How To Cheat The Spring Bulb Look

How To Cheat The Spring Bulb Look

The beginning of this week brought us the start of Spring (although, due to the weather, that is questionable), which means flowers and plants begin to spring up and add some colour to your garden which may have looked a little too brown over the past few months. However, we weren’t necessarily all organised enough to have planted the bulbs for these plants in autumn, which means some gardens could be looking a little lack-lustre. You needn’t worry, though, whatever your reason for not having pre-planted your bulbs, you don’t have to miss out on the beauty of flowers in Spring. Here are some tips on how to cheat the spring bulb look, and to give off the impression that you had pre-planned your garden.

Buy Display-Ready Flowers

Tulips, Daffodils, Hyacinths and plenty of other flower varieties are currently filling the shelves of all garden centres, ready for you to re-pot yourself and enjoy a colourful garden, without any of the preparation or months of waiting. What’s even better is that these display-ready flowers are often perfect because they have been grown by people who know exactly what they’re doing- perfect!

Fill Your Pots!

Unless you are a very keen, and talented gardener (which probably means you would have planted your own bulbs), perfectly arranged plant pots may look a little suspicious. This means that you have the perfect excuse to be a little messy. Fill your plant pots as much as you can, to give the impression that you planted your bulbs in autumn without realising how much space each plant would take up.

Be (A Little) Prepared

If you have guests coming over to spend time in the garden, you should try to prepare these plant pots around three days before. This means that your plants will have the chance to adjust to their space and ‘relax’ into place, looking a little more natural.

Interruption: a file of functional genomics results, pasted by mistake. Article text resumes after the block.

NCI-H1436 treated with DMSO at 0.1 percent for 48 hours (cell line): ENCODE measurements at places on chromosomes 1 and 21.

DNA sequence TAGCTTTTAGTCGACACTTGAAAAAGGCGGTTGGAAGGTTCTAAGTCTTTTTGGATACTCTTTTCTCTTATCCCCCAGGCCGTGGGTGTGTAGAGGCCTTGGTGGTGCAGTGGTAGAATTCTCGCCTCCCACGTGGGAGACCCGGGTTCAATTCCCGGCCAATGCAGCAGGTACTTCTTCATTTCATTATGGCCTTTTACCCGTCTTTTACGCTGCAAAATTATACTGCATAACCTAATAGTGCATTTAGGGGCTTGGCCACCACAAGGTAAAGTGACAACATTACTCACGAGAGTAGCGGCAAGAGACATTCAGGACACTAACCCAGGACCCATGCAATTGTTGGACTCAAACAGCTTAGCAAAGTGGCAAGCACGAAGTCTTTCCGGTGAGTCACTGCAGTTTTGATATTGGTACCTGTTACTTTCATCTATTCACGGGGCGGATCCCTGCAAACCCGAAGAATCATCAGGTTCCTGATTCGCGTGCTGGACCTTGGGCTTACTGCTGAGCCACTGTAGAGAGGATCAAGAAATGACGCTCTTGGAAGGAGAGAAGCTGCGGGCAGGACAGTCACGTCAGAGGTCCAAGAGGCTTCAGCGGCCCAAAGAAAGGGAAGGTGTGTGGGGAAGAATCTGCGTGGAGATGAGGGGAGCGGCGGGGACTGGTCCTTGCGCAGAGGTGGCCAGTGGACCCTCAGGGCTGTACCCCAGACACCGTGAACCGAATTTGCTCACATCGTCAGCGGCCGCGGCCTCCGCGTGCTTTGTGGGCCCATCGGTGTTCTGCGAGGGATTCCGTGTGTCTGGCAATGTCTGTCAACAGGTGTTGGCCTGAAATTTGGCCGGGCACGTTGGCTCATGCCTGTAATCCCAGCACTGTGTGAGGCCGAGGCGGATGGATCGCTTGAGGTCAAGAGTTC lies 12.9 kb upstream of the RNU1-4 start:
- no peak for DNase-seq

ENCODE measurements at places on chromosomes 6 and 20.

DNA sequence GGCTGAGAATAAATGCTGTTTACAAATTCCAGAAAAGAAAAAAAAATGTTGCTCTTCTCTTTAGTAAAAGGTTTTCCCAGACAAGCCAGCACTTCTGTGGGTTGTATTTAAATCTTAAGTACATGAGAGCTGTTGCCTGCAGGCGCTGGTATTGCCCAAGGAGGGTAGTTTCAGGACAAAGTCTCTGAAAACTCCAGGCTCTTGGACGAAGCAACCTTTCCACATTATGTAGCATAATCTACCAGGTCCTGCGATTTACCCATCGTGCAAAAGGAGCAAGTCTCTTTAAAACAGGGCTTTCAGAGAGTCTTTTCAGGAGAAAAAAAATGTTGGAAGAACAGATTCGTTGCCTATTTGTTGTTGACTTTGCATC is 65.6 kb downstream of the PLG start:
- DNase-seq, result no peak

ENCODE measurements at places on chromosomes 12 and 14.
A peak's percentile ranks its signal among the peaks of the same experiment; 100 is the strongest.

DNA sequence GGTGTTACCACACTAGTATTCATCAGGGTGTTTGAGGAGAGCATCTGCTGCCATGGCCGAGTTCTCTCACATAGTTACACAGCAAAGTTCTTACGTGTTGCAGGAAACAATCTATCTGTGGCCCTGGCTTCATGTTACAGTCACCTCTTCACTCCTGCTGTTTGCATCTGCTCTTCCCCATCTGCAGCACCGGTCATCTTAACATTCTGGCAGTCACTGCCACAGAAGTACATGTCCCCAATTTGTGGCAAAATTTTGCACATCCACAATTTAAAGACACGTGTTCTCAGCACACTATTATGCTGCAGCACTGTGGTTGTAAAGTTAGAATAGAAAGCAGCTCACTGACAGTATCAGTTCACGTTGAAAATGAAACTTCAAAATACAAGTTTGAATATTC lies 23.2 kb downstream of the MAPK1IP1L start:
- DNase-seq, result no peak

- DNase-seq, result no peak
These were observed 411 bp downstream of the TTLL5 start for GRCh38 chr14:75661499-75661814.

Easy-to-put-together Pots

Easter Pots

Daffodils are the perfect flowers for Easter, so why not use them to create a pot for this Easter weekend? They look great when accompanied by hyacinths, but make sure that you plant them in amongst each other so that it looks like the bulbs they grew together, rather than in two separate clumps. Daffodils and hyacinths make a great Easter pot because the foliage is great for hiding little eggs for hunts for the children.

Blue Pots

Nothing beats the beauty of powder-blue flowers in the Spring sunshine. Russian snowdrops and grape hyacinths create the perfect mixture of blue tones that look great when grown next to each other. The pair will look best in a straight-sided plant pot which should be filled as much as possible to create the feeling of texture and depth. The great thing about this type of pot is that it can be brought inside for a short amount of time if the unreliable British weather takes a turn for the worst, meaning that you can still enjoy its beauty.

Providing that you follow these tips, you might just be able to get away with pretending that you were prepared for Spring and pre-planted bulbs in Autumn!